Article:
People need to be taught more on the subject, and for it to be put across in a way that they can understand. Part of the issue stems from comments like 'Oh, but everybody gets anxious sometimes', which can feel like a complete dismissal, when actually it's a lack of understanding, because they don't realise the severity of the anxiety from someone who actually suffers with it, compared to the day-to-day worries that other people might have. Whilst it shouldn't be on you to explain, at all, sometimes persevering with people can help, and they can actually end up being a lot more supportive/understanding than it might initially have seemed.
The most effective way to improve the situation is through education, and reducing the level of ignorance towards it. We get taught about so much in schools and in uni, and even by our parents, but never really about this, or at least, not in much detail. If you can make people more aware of MH issues, and most importantly, frame it in a way they understand, then far fewer people would accidentally cause offences, or push people away unintentionally. Yes, there isn't anything they can do to fix the issue, but sometimes that's okay. Having friends or family around, that will be there to support you, even if they don't always understand, is all anybody reaching out really needs.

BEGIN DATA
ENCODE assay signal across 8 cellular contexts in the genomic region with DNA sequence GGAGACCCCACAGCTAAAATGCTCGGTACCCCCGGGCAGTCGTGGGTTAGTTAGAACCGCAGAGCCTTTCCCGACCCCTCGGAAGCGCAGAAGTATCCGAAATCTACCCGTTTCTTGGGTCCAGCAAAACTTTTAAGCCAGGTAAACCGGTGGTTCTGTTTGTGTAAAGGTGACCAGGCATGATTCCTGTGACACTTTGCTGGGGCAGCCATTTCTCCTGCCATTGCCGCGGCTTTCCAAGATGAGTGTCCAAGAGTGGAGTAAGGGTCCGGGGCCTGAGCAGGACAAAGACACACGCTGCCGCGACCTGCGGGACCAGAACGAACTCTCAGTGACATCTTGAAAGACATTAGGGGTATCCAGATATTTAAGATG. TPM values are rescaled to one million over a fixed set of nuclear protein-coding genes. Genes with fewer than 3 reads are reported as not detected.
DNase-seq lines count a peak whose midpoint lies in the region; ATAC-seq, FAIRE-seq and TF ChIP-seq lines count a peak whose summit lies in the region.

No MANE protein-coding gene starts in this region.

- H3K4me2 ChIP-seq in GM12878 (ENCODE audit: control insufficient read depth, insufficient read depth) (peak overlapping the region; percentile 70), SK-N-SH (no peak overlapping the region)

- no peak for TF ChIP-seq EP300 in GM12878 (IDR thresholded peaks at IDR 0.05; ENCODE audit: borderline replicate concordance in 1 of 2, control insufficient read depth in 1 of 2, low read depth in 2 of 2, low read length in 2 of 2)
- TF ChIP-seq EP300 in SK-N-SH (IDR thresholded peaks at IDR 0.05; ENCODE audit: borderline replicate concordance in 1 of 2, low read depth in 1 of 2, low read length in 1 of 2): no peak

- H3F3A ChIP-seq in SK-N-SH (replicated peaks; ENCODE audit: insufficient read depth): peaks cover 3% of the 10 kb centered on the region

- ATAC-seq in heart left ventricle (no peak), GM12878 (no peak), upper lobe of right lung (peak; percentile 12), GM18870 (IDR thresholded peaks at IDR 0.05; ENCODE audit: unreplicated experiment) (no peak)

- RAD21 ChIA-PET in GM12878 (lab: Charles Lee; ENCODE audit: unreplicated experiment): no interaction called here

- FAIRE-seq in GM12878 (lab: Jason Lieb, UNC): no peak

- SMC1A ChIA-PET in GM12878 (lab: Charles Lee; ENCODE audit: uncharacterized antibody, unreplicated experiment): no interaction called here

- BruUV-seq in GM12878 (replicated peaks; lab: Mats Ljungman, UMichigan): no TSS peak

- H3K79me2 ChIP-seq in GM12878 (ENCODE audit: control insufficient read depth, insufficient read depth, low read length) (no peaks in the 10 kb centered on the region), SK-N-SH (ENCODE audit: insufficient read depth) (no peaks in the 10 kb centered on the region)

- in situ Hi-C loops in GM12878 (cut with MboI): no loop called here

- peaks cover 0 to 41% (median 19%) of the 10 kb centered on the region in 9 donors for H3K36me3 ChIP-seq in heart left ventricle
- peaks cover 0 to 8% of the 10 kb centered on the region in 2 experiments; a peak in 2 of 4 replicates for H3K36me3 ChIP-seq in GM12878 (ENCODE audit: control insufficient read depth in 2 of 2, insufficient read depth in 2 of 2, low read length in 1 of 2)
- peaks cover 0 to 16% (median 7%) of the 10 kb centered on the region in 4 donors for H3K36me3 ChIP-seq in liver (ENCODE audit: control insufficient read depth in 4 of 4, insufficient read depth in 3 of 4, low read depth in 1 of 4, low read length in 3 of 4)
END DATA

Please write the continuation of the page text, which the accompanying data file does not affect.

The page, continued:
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- 06-01-2017 11:16
I think it has to do with a fear of being judged, for not 'fitting in' with society because you have an illness that isn't physical.
I am extremely open with my mental health on TSR, and I think this is in part due to my diagnosis. I want to educate people on the internet that in quite a few cases (i.e. me) a person doesn't have to fit the textbook standard of this or that mental health illness. Occasionally, I also mention my mental health on my Twitter account when I actually use it.
However, when it comes to Facebook, where I have a lot of my family on it, I just tend to share posts on mental health, but I do not write anything about my own mental health. And this is where the fear comes in. Due to what I have and the misconceptions of it, as I don't fit in with the textbook norms, I know a lot of people would be quick to judge. Especially my family, who love nothing more than to gossip, and to nag my daddy. I love my father very much, and so I wouldn't want to cause anymore nagging for him, and so I keep quiet.